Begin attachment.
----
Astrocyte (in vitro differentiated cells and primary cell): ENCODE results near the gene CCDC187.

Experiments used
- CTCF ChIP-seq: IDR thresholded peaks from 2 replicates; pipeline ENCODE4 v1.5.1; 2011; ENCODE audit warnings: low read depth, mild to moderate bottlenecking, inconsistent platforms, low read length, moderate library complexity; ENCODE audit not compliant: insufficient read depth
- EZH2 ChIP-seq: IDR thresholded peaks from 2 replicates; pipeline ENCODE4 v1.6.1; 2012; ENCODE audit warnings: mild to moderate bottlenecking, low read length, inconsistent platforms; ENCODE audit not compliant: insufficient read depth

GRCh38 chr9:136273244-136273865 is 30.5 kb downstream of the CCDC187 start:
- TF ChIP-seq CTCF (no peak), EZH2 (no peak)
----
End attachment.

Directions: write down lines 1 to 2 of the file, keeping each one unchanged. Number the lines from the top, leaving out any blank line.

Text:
Astrocyte (in vitro differentiated cells and primary cell): ENCODE results near the gene CCDC187.

Experiments used